Written by Stanley Greenberg Friday, 01 February 2013 00:00
In the fifteen years I have been writing this “world famous” column for the Syosset-Jericho Tribune, I have exposed much about my family and personal life. Recently, I came onto some facts that are interesting and harmless. Harmless, because all of the parties involved died long ago, and are now buried in our family plot in the Kopyczncer Lodge burial grounds on Staten Island.
My father’s father Eisig (Isaac) was a soldier in World War I for the Polish Army. I do remember my grandfather telling me some of his war stories, when I visited him and my grandmother Anna (Chancha) in 1945, in Monticello, N.Y.
Like many immigrants, he left his wife and four sons in Poland and came to New York for a better life, without persecution. He was a roofer and tinsmith and he made good money at his trade in America. He once told me that while he was building houses in Jamaica, Queens, the boss had no money for the payroll. The boss offered my grandfather houses instead of cash. My grandfather refused. He needed money to live and gamble.
Who knows what my life would have been like if Isaac had accepted the houses in Jamaica? Perhaps I could have been Donald Trump instead of a dentist.
Anyway, he sent a lot of his money back to Poland for his family. My grandmother Chancha took the money and bought Polish real estate with it. She was considered quite wealthy when Eisig sent for Chancha and his four sons. At first, she even refused to leave Poland and come to America.
Chancha’s sisters, who wanted her to leave Poland and come to the USA, told her they thought her husband could be running around with a “Panana.” In Polish, that meant he might be running around with a young lady. Chancha dropped everything and came running to Ellis Island, with three of their sons. One son could not pass the medical inspection because he had glaucoma ( He did come later.)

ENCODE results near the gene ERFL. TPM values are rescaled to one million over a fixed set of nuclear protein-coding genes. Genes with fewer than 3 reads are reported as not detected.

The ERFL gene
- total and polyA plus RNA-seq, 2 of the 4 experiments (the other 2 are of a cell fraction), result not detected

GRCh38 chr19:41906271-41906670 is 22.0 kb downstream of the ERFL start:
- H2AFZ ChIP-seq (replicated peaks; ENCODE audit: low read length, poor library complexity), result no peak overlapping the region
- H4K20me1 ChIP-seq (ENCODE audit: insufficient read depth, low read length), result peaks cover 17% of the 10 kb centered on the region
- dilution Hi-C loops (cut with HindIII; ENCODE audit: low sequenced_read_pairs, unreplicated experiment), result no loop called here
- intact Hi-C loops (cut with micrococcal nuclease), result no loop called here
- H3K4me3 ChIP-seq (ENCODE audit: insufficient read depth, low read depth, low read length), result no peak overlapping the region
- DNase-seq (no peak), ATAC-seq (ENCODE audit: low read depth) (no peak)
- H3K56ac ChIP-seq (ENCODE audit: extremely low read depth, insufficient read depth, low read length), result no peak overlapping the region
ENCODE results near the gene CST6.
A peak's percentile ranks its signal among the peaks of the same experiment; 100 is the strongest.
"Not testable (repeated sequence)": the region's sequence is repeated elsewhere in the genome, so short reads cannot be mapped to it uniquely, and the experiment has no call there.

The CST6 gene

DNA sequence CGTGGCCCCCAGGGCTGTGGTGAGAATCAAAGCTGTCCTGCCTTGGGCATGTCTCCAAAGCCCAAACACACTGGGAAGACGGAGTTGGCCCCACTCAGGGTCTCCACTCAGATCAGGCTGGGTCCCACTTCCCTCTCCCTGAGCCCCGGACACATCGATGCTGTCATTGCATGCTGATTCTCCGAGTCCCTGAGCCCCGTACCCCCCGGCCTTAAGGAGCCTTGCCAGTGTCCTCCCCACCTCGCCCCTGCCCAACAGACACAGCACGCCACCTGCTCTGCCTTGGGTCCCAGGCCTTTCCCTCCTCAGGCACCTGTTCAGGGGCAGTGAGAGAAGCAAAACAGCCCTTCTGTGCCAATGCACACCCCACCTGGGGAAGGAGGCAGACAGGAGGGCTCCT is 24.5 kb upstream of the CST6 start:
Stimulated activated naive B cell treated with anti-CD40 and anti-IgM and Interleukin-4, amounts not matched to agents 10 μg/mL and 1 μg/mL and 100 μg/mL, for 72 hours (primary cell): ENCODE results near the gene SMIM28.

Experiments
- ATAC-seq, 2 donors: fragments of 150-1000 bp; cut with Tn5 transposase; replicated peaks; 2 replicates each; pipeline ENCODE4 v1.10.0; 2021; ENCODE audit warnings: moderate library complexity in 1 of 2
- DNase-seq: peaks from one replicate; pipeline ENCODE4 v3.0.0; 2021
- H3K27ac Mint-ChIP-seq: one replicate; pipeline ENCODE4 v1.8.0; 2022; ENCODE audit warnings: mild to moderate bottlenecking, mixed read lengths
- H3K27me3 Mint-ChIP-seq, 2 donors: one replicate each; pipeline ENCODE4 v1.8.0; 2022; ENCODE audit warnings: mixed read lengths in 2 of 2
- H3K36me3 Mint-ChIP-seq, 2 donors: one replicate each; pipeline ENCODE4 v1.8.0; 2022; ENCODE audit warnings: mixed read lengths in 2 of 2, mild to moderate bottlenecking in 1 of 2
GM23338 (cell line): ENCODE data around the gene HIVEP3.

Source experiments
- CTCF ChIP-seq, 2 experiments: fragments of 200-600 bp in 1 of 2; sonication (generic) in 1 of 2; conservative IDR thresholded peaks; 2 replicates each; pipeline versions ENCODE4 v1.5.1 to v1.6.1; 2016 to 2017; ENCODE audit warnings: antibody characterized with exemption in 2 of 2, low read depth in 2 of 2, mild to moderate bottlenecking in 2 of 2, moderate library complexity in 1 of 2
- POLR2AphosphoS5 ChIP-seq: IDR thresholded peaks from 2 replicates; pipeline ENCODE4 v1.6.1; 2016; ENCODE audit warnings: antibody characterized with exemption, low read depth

So that is the story of the Panana! My grandfather Isaac was quite a guy. This story is similar to a movie called Hester Street. It is a part of my genealogy.
Thursday, 23 May 2013 00:00
The Plainview Water District Board of Commissioners Joel Kessler, Andrew Bader and Edward Shulroff recently visited Plant No. 1 at Manetto Hill Road to review the progress of the district’s pavement restoration project and to check heightened security measures. The construction at Plant No. 1 is part of an extended series of capital improvements designed to enhance efficiency and productivity within the district’s facilities.
“We’re very pleased at the progress we continue to make at the Plainview Water District throughout the past 12 months,” Kessler said. There are a variety of ongoing projects, he added, and it is important that “my fellow commissioners and I thoroughly oversee each capital improvement” to ensure continued high-quality service.
Thursday, 23 May 2013 00:00After six years of serving on the Plainview-Old Bethpage Board of Education, former trustee, Angel Cepeda, decided not to seek re-election this past May 21, and recently took time to reflect on his tenure on the school board.
“It has been an honor to serve the Plainview-Old Bethpage community — while some may not have always agreed with my positions on various issues, I trust nonetheless that I was considered honest and principled,” Cepeda said.